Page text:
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    Study explores influence of ocular blood flow in course of glaucoma

    New techniques shed light on roles of blood, perfusion pressure in ocular blood flow

    Although results of multiple studies demonstrate the importance of ocular perfusion pressure and ocular blood flow as risk factors for glaucoma and its progression, there is insufficient evidence to conclude that vascular insults are a primary instigator to the disease process, said Alon Harris, PhD.

    “More longitudinal studies are needed to gain insight in this area; OCT angiography is emerging as a tool that will allow dual-purpose assessment of structure and function. Clinical research, however, has limitations, including limitations of measurements that can be obtained in patients and the complexity of the anatomy and vascular supply of the optic nerve head. These limitations make specific determination of its relevance to glaucoma challenging,” said Dr. Harris, Letzer Endowed Professor of Ophthalmology, professor of cellular and integrative physiology, and director of clinical research, Glick Eye Center, Indiana University School of Medicine, Indianapolis.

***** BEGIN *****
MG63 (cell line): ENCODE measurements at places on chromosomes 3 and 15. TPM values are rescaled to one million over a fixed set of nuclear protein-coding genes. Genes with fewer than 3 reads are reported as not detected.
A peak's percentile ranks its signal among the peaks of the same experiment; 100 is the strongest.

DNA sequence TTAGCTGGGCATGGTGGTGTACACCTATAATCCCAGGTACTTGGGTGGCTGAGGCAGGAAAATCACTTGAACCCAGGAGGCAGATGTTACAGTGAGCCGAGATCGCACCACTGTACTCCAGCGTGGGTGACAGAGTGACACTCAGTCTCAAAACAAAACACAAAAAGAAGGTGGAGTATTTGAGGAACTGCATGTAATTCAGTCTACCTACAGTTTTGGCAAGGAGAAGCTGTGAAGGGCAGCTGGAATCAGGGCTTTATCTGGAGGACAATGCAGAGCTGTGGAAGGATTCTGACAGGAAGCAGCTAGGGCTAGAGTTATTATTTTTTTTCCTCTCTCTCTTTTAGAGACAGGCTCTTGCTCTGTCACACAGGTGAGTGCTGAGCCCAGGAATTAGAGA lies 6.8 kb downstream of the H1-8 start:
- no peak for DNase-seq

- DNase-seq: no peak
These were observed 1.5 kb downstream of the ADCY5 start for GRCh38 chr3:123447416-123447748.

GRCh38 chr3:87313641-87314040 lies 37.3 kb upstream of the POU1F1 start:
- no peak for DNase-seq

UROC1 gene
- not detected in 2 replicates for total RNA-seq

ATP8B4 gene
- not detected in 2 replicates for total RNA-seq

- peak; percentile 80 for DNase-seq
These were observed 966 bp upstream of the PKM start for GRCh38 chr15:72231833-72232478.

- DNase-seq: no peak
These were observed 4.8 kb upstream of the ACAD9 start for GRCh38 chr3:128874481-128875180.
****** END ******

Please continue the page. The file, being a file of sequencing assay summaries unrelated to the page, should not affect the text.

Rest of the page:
“The use of physically-based mathematical models, however, might provide a virtual laboratory that would allow for better understanding of the importance of risk factors in isolation and their synergistic actions.”

    Discussing research that is relevant to understanding how ocular blood flow might affect the course of glaucoma, Dr. Harris noted that studies clearly show ocular blood flow is altered in multiple ocular structures in patients with glaucoma, including in the optic nerve head, retina, choroid, and retrobulbar vessels.

    In addition, there is an understanding that there are multiple underlying causes for the changes, including autoregulation mechanisms, vasospasm, aging, genetics, and racial influences.

    Further support for the idea that vascular abnormalities are important in glaucoma pathophysiology comes from evidence of extraocular vascular abnormalities/disease in patients with glaucoma.

    Vascular abnormalities have been described in the nailfold capillary bed and cerebral vasculature of patients with glaucoma, reduced renal function was found to correlate with glaucoma prevalence in one study, and patients with open angle glaucoma have also been shown to have increased risks of cardiovascular disease and stroke.

    Patients with African descent

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